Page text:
Theatre


Young Playwrights Festival Banner

The Blank Theater’s Young Playwright’s Festival Banner

Yesterday Ron and I went up to Hollywood to see a play at the Blank Theatre’s Young Playwright’s Festival. My incredibly talented friend Nicole had directed one of the plays.

I honestly wasn’t sure what to expect, but I have to say that I was utterly floored by the caliber of the work I saw. The three plays I saw were written by young adults who were all under the age of 19, but they were written with such mature viewpoints that I found myself truly inspired.

Usually, when I’ve seen plays written by young adults who are in high school or their early years of college, I can see their potential. They are rough around the edges or maybe they haven’t quite found their voice or point-of-view. Often, they are trying too hard to emulate a writer they admire (I definitely am guilty of this as a writer). I can tell in a few years, with practice, with care, with work, they could be really good.

But these kids…I wasn’t seeing their potential to be really good; they were already really, really good. And they already had strong points of view and really knew what they wanted to say.

It’s so inspiring. Seeing really good art is always inspiring to me. The ways that art tells truths about humanity–sometimes deeply painful and uncomfortable truths–has always been my favorite thing. And I was really impressed with the way all of the plays I saw let me live in the discomfort and didn’t necessarily offer an ending that made me feel okay.

As a matter of fact, I relished that. In a time when so much art (I’m looking in particular at film and television) is market-tested to within in an inch of its life and is designed to be comfortable, challenging pieces are refreshing. And I applaud the Blank Theatre for not telling these kids that theatre has to be easy and for letting their plays stand as they were. It gives me hope that there will continue to be art that isn’t the same old escapist boring stuff that I see every day.

(As an aside, there is nothing wrong with escapist art/entertainment per se. I love my light and fluffy silly science fiction and cartoons as much as anyone. I just find it disheartening that there is so little challenging work being promoted and funded. I’m trying to go out of my way to seek it more and support it more.)

So kudos to the Blank Theatre, my awesome friend Nicole, these kids who are writing these plays, and everyone who tries to make art. Keep doing what you do. It makes things better.

Madroña Shawl

What I can do when I feel like myself.

So I’ve been feeling kind of blah the past few weeks. Some of it was because I was sad because of Danny. Some of it was post-Craftcation/post-Stitches let-down. Some of it was just a general bad feeling. I don’t know why, but I was just feeling blah.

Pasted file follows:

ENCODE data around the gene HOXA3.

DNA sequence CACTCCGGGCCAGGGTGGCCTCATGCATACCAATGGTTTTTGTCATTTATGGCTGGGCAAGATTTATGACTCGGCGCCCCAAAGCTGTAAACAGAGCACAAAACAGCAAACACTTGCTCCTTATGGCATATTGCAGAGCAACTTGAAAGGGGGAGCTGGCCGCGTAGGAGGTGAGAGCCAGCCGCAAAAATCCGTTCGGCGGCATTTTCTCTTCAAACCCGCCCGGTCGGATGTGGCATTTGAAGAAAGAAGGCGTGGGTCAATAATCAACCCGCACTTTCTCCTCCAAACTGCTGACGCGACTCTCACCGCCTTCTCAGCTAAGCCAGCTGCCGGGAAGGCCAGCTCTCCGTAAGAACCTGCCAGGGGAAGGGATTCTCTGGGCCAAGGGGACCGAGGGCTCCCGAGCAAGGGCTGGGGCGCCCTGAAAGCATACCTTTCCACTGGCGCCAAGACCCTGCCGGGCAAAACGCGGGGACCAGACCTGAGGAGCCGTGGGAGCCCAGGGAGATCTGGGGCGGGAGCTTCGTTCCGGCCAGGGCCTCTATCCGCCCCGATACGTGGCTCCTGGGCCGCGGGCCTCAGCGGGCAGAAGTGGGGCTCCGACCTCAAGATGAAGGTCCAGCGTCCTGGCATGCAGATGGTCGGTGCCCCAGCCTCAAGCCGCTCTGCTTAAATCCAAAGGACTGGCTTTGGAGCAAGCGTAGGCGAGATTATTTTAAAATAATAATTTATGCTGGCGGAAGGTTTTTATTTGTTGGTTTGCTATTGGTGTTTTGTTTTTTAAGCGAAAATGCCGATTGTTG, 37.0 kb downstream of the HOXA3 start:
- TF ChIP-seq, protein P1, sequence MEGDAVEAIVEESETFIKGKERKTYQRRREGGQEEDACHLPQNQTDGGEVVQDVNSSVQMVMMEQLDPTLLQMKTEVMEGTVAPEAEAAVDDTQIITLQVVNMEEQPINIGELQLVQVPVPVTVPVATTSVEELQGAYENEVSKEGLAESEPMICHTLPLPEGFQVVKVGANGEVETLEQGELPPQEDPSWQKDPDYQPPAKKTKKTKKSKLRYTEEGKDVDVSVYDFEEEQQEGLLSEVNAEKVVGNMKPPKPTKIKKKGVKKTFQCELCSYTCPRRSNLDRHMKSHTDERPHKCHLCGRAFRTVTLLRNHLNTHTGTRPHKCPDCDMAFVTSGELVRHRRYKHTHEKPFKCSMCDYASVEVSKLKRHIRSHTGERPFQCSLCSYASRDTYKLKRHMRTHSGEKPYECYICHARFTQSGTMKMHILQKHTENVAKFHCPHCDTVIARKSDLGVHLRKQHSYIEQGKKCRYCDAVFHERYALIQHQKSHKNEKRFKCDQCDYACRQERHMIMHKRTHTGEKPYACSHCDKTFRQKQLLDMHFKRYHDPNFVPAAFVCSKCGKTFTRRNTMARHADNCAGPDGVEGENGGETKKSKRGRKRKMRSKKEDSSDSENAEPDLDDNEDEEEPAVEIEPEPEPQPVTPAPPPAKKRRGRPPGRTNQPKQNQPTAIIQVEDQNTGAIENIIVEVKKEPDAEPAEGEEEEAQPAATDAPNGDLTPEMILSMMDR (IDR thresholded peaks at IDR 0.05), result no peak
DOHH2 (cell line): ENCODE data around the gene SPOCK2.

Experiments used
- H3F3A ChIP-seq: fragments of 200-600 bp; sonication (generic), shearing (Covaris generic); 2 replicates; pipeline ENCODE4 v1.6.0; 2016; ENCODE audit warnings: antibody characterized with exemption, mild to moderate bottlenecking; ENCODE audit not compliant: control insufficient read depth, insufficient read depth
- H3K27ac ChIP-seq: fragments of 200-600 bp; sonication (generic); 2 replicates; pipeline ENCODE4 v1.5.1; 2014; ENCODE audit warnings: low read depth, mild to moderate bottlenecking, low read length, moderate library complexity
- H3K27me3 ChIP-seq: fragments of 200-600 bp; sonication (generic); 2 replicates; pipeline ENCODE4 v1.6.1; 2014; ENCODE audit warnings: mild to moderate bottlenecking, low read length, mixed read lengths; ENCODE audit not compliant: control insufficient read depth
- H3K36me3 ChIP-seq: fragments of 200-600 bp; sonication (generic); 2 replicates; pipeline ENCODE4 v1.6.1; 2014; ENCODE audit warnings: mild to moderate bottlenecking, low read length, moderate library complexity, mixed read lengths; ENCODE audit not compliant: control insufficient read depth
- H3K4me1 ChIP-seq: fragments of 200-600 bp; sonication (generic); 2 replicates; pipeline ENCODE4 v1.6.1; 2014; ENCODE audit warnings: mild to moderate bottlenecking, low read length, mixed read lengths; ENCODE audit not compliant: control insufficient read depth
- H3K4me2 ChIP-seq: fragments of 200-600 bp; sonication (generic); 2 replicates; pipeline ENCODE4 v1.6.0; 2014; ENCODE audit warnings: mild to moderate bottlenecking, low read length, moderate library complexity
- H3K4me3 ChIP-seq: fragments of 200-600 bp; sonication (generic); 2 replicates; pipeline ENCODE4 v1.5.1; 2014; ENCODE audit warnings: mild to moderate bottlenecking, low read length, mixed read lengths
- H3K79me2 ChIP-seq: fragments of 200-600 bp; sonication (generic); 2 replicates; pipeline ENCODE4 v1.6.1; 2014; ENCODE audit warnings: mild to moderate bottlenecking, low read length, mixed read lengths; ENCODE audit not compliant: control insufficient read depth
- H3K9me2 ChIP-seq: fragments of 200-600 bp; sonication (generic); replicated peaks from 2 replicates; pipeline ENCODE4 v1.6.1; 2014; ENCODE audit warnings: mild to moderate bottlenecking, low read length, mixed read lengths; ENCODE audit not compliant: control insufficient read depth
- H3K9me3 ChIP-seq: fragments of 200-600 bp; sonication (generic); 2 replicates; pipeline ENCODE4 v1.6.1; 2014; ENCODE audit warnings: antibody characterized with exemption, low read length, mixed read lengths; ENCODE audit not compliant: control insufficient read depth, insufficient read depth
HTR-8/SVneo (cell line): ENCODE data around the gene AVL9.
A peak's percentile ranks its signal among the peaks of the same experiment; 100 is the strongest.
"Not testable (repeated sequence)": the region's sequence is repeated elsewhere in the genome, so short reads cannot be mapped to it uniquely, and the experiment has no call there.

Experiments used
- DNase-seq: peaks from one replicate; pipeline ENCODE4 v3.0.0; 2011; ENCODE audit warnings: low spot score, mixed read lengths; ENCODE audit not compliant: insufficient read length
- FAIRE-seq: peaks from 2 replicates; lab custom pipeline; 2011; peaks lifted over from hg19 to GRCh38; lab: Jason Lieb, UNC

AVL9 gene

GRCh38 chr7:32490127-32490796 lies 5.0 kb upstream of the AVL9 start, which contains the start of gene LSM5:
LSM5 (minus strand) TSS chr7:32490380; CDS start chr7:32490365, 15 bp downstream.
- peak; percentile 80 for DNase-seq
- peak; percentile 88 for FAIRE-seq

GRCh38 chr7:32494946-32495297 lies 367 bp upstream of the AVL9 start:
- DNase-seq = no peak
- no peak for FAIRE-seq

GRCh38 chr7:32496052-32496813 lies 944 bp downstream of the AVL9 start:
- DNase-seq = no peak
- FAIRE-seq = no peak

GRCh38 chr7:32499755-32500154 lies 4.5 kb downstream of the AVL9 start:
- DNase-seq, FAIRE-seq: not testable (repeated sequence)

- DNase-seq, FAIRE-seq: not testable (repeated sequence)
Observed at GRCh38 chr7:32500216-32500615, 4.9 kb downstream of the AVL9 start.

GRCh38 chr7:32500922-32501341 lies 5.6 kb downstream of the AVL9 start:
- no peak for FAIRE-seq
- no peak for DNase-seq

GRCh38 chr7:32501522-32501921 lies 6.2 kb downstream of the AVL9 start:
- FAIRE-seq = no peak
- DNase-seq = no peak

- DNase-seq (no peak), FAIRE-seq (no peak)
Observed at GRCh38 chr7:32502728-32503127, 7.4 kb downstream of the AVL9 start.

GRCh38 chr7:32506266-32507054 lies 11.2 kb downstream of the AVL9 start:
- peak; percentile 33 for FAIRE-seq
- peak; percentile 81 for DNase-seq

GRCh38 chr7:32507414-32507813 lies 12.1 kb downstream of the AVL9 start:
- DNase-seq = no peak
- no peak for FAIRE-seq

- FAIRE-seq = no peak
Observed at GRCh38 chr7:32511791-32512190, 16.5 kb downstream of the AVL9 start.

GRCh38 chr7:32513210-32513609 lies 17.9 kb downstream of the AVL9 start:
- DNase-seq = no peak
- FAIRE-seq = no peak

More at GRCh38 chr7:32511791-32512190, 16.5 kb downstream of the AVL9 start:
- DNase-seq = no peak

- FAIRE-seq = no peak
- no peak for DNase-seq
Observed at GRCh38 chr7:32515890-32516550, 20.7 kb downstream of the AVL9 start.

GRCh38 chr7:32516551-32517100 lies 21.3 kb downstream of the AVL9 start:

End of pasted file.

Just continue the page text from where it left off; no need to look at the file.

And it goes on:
I wasn’t running. I was eating lots more ice cream and junk food than normal (I try to be pretty sparing with it). I wasn’t knitting.

When I’m not knitting, I know that it’s gotten really bad.

I’m usually knitting constantly. When I watch TV, on my breaks at work, waiting for my food in a restaurant, at the movies. And I just didn’t feel like it.

This wasn’t a question of none of my projects exciting me. I just didn’t feel like knitting anything.

I thought that going to knit night last week would help, because usually being with my Stitch and Beach group is really inspiring. I see what other people are doing, I touch pretty yarn, and I fall back in love with knitting. But it didn’t help. I picked up my project. I set down my project. I picked it up again, I knit a few stitches, I set it down. I got home and it sat in my bag, unloved, while Ron and I watched Star Trek.

When I get into moods like these, there is only one thing I can do to pull myself out of them. I have to commit to a bunch more stuff. It seems counter-intuitive. I’m already feeling blah and overwhelmed by all the things I haven’t done. But somehow, by saying yes to a ton of commitments, I manage to jumpstart my dead emotional battery and then I’m energized again.

So, I signed up for a 5k and started a bootcamp class to get myself really motivated to run. I signed up for an acting class. I committed to a couple of singing gigs. And then I waited for it all to start working.

It took some time. I started to get scared and overwhelmed, but also a little excited at all the new projects I had in my life. And then last night, it finally happened. I went to knit night, and I knit, and I loved it. I was a focused knitting machine.